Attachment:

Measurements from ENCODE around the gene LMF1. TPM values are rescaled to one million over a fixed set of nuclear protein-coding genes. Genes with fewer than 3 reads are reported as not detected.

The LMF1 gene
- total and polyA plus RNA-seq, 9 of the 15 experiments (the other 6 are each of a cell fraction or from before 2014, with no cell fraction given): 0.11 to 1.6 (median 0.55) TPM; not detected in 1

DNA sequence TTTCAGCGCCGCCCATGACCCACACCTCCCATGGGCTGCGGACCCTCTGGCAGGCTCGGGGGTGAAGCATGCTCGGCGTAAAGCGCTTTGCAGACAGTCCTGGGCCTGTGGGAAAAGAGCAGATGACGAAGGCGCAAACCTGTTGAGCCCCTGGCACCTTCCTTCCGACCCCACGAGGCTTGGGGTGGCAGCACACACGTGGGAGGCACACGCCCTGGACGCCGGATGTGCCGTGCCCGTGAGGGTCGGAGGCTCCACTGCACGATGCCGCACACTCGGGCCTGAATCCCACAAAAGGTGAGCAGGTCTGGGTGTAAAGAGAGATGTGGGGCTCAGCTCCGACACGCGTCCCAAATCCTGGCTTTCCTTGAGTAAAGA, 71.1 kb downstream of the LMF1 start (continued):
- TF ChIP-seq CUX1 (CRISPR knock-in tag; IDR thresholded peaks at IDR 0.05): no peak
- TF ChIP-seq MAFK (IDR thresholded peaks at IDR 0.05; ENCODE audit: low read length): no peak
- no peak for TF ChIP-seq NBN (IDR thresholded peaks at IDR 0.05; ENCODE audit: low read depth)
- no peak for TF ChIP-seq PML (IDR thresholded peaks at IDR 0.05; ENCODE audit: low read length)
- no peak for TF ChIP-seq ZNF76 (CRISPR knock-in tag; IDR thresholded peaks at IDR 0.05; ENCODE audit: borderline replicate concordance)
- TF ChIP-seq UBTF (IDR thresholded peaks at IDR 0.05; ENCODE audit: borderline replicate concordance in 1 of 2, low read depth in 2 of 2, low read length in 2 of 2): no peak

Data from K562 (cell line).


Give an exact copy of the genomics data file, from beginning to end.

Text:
Measurements from ENCODE around the gene LMF1. TPM values are rescaled to one million over a fixed set of nuclear protein-coding genes. Genes with fewer than 3 reads are reported as not detected.

The LMF1 gene
- total and polyA plus RNA-seq, 9 of the 15 experiments (the other 6 are each of a cell fraction or from before 2014, with no cell fraction given): 0.11 to 1.6 (median 0.55) TPM; not detected in 1

DNA sequence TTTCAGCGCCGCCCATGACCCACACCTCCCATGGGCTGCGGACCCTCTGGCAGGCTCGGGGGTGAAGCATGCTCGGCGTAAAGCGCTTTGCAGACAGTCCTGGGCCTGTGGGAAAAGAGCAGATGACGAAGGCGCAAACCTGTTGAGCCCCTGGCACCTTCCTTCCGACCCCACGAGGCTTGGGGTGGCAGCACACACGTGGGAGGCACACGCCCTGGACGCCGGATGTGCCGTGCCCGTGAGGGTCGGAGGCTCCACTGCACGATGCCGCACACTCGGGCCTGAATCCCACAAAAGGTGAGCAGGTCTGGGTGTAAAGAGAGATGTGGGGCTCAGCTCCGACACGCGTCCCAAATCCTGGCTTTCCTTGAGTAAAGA, 71.1 kb downstream of the LMF1 start (continued):
- TF ChIP-seq CUX1 (CRISPR knock-in tag; IDR thresholded peaks at IDR 0.05): no peak
- TF ChIP-seq MAFK (IDR thresholded peaks at IDR 0.05; ENCODE audit: low read length): no peak
- no peak for TF ChIP-seq NBN (IDR thresholded peaks at IDR 0.05; ENCODE audit: low read depth)
- no peak for TF ChIP-seq PML (IDR thresholded peaks at IDR 0.05; ENCODE audit: low read length)
- no peak for TF ChIP-seq ZNF76 (CRISPR knock-in tag; IDR thresholded peaks at IDR 0.05; ENCODE audit: borderline replicate concordance)
- TF ChIP-seq UBTF (IDR thresholded peaks at IDR 0.05; ENCODE audit: borderline replicate concordance in 1 of 2, low read depth in 2 of 2, low read length in 2 of 2): no peak

Data from K562 (cell line).